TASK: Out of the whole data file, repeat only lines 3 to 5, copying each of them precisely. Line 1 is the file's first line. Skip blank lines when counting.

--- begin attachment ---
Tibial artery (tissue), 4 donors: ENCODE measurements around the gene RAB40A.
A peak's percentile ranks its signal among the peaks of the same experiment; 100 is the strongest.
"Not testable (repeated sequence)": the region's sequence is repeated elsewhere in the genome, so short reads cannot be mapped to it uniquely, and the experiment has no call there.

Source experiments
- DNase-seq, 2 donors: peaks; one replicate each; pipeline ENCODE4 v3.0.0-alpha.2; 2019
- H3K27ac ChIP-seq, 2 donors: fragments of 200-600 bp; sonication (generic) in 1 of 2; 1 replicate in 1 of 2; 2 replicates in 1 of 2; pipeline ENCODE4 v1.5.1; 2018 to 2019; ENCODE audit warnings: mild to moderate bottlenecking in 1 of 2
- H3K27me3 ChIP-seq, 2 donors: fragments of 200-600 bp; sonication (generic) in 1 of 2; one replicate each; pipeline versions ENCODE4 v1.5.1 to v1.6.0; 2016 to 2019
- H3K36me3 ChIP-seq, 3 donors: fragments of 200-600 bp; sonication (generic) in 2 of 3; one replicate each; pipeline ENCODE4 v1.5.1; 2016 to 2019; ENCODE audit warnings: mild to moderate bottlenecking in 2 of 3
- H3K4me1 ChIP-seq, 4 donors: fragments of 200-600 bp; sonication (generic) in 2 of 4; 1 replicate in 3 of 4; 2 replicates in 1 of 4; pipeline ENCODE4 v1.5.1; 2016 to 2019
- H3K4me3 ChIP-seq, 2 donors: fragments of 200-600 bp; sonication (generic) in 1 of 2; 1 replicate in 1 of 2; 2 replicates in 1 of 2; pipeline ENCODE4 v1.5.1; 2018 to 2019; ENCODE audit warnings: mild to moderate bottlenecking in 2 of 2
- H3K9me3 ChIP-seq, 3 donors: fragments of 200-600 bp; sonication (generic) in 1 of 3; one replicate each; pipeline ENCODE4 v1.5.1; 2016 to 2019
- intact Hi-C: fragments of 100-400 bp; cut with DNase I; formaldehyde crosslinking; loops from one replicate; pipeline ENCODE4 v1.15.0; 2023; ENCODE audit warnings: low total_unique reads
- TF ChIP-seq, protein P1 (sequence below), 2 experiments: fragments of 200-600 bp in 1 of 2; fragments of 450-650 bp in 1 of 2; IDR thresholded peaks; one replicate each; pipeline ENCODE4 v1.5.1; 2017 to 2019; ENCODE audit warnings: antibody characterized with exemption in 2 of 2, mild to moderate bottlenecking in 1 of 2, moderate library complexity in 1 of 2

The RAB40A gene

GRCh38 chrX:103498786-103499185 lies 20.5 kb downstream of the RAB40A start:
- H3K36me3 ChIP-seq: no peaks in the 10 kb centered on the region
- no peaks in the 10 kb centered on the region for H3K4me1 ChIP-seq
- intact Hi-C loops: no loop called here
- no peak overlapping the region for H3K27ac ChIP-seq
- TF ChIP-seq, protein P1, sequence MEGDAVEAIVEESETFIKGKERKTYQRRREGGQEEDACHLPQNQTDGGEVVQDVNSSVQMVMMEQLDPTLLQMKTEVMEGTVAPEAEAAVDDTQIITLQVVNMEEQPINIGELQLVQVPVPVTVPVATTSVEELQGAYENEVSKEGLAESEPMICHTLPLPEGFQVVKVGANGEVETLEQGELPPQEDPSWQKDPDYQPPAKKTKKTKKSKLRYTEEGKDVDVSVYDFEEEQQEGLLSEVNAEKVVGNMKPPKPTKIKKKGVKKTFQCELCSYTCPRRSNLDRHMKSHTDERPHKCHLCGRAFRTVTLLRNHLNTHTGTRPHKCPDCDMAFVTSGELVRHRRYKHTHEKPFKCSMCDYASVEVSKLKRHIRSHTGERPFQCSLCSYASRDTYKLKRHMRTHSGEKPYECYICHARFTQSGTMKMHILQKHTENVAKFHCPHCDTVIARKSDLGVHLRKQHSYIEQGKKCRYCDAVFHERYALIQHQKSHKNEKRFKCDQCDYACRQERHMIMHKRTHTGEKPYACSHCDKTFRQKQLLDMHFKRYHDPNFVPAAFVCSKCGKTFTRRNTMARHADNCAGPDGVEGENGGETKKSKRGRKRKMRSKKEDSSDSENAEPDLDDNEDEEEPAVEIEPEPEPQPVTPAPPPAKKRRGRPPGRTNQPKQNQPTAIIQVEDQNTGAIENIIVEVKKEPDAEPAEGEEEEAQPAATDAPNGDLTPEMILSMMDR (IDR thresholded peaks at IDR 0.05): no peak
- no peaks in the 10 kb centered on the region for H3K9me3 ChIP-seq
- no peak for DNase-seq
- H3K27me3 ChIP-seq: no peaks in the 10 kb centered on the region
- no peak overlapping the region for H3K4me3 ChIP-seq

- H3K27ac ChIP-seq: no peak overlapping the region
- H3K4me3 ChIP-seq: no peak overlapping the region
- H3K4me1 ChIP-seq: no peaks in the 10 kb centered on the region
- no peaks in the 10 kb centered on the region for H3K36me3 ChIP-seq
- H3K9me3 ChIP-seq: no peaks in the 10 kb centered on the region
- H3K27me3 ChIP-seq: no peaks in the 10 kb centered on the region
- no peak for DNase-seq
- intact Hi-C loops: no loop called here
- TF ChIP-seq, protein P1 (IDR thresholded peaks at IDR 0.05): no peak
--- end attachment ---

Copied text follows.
"Not testable (repeated sequence)": the region's sequence is repeated elsewhere in the genome, so short reads cannot be mapped to it uniquely, and the experiment has no call there.

Source experiments
- DNase-seq, 2 donors: peaks; one replicate each; pipeline ENCODE4 v3.0.0-alpha.2; 2019